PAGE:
Finally, sRNAs have been recently characterized in the context of association with epigenome modifications, including cytosine methylation of genomic DNA. While the majority of such work has involved animal systems, whole genome methylation analysis of epigenetic variation in Arabidopsis and rice embryo development, combined with sRNA analysis of the same tissues, confirmed a link between demethylation of certain gene promoters and associated miniature inverted repeats with changes in sRNA abundance (Cokus et al., 2008; Lister et al., 2008; Zemach et al., 2010). Interestingly, while promoter demethylation of tomato ripening genes was also recently described, it did not occur in conjunction with notable changes in sRNAs (Zhong et al., 2013). Genome-scale analyses of gene and sRNA expression via RNA-seq, combined with whole genome methylation analyses are now facilitating the exploration of epigenomes in ways that could not have been considered prior to these high-throughput sequencing technologies.

From Co-Expression Networks to Integrative Data Analysis

Sequencing whole transcriptomes provides a high degree of detail, but deriving useful biological information from a long list of expressed genes is typically not trivial. One approach to using such information to develop and refine hypotheses is to construct networks of co-expressed genes and to use gene ontology (GO) information to help highlight important gene candidates as critical components of functional networks. Many such “guilt-by-association” gene co-expression networks have been constructed based on microarray data (Manfield et al., 2006; Mao et al., 2009; Childs et al., 2011; Tohge and Fernie, 2012) and are now being more widely adopted to evaluate RNA-seq data (Dugas et al., 2011; Iancu et al., 2012; Li et al., 2012). Indeed, the broad dynamic range of transcript level detection allowed by RNA-seq profiling, and particularly the detection of low-abundance transcripts, facilitates meaningful discrimination between different strengths of association in correlation analyses (Iancu et al., 2012). The correlations between different genes forming the expression network are therefore more robust and the overall expression network quality is generally superior to that generated using microarrays.

Gene ontology enrichment analysis of RNA-seq data often illustrates the complexity of interacting pathways. For example, in a study of abiotic stress responses in maize, transcripts associated with numerous GO classifications were affected by drought treatment, including the categories “carbohydrate metabolic process,” “response to oxidative stress,” and “cell division,” among others (Kakumanu et al., 2012). The authors also showed that variations in GO term representation between organs can also provide valuable information and specifically, the drought-treated fertilized maize ovary exhibits a massive decrease of mRNAs involved in cell division and cell cycle, which could be the direct cause of the previously observed embryo abortion under drought conditions.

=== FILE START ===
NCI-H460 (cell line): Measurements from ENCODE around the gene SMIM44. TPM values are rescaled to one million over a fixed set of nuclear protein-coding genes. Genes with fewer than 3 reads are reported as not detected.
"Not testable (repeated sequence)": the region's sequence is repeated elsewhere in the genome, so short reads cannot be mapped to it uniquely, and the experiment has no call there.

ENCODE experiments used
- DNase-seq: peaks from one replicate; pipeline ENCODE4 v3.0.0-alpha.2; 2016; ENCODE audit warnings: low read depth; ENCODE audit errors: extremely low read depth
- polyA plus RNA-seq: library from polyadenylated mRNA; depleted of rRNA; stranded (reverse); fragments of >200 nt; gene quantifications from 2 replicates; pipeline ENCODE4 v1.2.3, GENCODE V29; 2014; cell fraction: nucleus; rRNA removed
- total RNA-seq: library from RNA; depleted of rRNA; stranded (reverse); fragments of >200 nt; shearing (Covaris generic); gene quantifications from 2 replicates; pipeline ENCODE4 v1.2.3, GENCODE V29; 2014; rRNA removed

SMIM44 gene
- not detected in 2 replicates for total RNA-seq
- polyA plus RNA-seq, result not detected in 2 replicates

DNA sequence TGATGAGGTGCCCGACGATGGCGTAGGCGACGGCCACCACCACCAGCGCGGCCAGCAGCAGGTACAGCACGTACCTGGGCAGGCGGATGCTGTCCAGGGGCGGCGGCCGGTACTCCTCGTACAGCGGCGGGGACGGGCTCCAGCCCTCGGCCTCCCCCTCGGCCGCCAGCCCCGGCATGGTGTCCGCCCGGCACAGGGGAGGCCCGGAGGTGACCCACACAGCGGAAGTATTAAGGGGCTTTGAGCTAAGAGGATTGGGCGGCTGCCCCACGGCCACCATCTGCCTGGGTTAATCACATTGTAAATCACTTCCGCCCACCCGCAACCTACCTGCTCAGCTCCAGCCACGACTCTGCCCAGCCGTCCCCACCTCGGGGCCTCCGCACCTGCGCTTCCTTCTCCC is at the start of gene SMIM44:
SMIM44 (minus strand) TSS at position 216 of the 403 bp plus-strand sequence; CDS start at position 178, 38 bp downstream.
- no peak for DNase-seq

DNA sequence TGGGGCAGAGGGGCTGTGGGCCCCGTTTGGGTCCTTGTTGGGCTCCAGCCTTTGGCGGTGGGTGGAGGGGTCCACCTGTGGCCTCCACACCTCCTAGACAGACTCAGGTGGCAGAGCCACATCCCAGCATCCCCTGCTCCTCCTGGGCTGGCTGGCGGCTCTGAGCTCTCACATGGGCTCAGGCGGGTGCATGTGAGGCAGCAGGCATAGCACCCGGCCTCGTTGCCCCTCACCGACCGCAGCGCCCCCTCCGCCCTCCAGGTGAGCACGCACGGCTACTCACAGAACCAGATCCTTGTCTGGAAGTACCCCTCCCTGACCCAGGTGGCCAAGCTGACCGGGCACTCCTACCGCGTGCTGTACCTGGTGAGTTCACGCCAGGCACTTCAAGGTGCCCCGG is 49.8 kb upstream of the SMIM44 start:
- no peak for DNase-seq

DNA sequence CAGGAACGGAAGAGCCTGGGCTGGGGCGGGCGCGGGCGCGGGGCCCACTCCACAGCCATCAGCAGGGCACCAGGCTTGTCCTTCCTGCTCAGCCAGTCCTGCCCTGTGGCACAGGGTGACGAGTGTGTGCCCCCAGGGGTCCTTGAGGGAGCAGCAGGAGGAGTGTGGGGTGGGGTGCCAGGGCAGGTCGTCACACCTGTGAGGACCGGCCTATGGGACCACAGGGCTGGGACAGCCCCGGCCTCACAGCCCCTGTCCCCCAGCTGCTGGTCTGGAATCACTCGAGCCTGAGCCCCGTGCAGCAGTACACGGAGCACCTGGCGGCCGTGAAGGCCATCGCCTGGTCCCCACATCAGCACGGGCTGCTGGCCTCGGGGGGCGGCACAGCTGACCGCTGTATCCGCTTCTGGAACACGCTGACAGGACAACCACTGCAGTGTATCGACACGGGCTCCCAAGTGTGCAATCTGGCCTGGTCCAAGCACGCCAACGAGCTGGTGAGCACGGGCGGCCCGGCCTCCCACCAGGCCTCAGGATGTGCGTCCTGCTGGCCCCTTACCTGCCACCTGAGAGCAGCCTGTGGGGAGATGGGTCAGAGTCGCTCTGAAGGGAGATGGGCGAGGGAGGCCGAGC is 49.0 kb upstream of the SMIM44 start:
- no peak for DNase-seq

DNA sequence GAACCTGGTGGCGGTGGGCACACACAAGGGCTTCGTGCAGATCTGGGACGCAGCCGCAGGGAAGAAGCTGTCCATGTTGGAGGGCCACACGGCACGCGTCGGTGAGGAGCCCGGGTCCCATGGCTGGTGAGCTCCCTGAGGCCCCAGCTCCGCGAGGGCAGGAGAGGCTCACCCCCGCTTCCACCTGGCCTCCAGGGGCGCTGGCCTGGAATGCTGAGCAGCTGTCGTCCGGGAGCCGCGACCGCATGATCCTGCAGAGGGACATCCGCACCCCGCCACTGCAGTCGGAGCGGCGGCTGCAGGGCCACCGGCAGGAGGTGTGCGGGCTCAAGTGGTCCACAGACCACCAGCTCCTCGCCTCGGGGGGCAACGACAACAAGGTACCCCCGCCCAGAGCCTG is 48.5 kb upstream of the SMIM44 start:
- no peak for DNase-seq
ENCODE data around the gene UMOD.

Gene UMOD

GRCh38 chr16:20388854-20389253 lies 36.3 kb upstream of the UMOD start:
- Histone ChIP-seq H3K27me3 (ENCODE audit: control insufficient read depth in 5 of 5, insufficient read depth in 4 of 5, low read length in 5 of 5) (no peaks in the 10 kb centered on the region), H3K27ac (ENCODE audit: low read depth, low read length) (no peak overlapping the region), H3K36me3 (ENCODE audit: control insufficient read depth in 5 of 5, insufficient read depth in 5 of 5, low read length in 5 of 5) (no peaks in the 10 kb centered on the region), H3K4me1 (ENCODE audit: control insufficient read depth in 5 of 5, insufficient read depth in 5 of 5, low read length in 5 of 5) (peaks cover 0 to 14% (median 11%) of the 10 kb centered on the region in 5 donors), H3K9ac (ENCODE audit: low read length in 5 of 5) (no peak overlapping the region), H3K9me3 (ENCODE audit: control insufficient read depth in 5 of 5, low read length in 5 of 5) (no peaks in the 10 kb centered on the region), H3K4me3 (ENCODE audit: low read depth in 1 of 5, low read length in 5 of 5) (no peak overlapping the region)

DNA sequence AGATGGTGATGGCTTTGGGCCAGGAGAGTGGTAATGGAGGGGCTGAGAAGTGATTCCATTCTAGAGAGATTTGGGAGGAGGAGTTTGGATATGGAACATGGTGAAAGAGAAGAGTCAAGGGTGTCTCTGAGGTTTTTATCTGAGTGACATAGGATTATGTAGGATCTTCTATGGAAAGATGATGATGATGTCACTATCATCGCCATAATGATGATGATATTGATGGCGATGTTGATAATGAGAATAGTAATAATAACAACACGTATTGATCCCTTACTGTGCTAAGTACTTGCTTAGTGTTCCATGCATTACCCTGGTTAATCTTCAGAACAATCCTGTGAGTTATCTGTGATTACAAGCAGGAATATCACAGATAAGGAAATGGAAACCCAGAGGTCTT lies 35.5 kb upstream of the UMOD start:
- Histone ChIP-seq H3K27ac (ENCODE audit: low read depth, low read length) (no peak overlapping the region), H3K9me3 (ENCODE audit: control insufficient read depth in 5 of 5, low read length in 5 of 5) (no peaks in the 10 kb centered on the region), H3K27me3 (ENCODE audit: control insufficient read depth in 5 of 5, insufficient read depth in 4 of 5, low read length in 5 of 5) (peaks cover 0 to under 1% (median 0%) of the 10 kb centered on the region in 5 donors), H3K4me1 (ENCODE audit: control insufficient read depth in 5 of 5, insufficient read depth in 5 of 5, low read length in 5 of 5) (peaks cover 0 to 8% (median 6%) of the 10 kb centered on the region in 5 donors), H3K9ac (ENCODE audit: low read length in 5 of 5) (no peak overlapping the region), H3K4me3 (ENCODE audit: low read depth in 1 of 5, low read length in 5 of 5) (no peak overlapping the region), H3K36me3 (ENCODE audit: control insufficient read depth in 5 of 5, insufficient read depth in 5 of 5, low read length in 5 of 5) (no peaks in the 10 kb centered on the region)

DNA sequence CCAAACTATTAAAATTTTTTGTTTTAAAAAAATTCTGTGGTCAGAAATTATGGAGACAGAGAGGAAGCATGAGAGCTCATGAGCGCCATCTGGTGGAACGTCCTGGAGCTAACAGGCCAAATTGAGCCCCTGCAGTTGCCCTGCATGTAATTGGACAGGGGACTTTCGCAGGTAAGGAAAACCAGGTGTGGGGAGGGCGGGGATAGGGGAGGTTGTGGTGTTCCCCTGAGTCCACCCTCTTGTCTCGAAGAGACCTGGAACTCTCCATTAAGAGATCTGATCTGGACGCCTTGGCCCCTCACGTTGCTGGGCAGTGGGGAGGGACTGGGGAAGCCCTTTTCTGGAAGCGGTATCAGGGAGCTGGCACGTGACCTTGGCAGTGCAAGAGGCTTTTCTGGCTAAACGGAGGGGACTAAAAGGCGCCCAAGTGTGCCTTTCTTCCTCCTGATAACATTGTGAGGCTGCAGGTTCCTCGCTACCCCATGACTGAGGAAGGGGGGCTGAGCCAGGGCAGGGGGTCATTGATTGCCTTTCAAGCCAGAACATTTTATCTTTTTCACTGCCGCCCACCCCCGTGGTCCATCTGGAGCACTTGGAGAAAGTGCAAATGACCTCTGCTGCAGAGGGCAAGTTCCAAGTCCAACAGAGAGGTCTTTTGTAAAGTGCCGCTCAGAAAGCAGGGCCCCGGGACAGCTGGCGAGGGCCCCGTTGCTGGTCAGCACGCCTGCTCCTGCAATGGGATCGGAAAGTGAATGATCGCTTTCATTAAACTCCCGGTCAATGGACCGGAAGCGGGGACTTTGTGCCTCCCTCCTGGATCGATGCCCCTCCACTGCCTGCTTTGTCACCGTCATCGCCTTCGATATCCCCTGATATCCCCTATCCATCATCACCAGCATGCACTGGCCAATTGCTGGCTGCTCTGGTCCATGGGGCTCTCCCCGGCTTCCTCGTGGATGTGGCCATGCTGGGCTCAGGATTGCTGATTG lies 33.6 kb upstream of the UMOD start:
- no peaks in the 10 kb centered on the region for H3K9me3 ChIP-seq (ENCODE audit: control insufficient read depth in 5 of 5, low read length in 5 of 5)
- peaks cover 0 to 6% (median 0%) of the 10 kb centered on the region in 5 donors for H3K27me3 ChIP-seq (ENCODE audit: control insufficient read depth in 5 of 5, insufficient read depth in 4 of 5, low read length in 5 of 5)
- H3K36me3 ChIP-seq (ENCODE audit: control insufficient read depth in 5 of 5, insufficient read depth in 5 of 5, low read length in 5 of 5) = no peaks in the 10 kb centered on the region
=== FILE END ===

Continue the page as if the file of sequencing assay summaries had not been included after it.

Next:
Functional networks can be made more robust by integrating multiple data types and various studies have coupled RNA-seq with proteomics and/or metabolomics, characterizing the apparent downstream consequences of transcript level variation. An example of such a “systems” study involved a comparative analysis of the transcriptome, proteome, and targeted metabolome of soybean seeds from transgenic lines with suppressed expression of the storage proteins glycinin and conglycinin (Schmidt et al., 2011). This study showed no direct correlation between the levels of transcripts, proteins, and metabolites. Conversely, a significant correlation was found between the high expression of fatty acid synthesis genes and the high oil content in oil palm mesocarp (Bourgis et al., 2011). These studies further demonstrate the value of characterizing biological processes from multiple “omics” perspectives, each of which can provide insights into different regulatory mechanisms. Surveying the metabolome and transcriptome in parallel can also help identify candidate genes involved in complex metabolic pathways. For example, Desgagné-Penix et al. (2012) took advantage of several opium poppy (Papaver somniferum) cultivars with known differential levels of benzylisoquinoline alkaloids (BIAs) and used a combination of RNA-seq and mass spectrometry to pinpoint key regulatory steps of the almost completely defined morphine biosynthetic pathway, leading to the discovery of candidate genes implicated in BIA metabolism.

These examples show that the integration of transcriptomics, proteomics, and metabolomics can expose complex biological and biochemical interactions, paving the way to elucidate relationships between genotype and phenotype. Even greater resolution can be achieved by targeting tissues instead of whole organs (Rogers et al., 2012).

A Growing Portfolio of RNA-seq Analytical Strategies

RNA-seq technologies can be adapted to answer-specific biological questions. Four different adaptations or applications are described here.

Strand-Specific RNA-seq